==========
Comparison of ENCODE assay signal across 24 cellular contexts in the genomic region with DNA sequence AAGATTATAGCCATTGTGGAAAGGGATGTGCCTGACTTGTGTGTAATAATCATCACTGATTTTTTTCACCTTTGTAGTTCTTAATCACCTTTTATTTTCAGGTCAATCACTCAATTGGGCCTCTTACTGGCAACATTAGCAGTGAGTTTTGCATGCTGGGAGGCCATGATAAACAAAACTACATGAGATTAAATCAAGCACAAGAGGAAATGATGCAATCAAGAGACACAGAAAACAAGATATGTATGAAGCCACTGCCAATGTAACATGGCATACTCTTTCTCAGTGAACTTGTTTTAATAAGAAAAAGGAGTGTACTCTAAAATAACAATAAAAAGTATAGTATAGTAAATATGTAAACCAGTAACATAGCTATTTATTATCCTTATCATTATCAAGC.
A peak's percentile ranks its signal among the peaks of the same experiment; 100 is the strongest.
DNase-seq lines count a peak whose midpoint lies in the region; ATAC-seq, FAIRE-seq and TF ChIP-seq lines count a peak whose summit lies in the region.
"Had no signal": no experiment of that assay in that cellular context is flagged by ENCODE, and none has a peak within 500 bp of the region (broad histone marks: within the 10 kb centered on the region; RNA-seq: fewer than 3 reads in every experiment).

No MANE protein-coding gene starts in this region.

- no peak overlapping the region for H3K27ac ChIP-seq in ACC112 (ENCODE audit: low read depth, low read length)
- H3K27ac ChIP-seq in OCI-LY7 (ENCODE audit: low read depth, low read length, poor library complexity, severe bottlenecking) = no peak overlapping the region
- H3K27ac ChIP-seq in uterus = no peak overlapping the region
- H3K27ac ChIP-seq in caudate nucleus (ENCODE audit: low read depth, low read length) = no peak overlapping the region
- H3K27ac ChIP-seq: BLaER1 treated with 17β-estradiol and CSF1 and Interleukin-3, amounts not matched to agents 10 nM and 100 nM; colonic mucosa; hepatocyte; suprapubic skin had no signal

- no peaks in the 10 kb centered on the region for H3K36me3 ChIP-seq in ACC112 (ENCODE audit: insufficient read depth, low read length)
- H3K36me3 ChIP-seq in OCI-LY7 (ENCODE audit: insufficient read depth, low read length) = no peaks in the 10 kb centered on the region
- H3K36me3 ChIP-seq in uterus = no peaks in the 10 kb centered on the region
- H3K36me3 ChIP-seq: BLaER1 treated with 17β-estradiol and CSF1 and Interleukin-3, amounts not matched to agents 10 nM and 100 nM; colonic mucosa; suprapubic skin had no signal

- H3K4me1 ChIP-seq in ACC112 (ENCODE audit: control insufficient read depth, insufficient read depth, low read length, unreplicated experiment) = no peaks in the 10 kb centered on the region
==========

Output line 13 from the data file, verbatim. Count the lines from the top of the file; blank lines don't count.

- H3K36me3 ChIP-seq in uterus = no peaks in the 10 kb centered on the region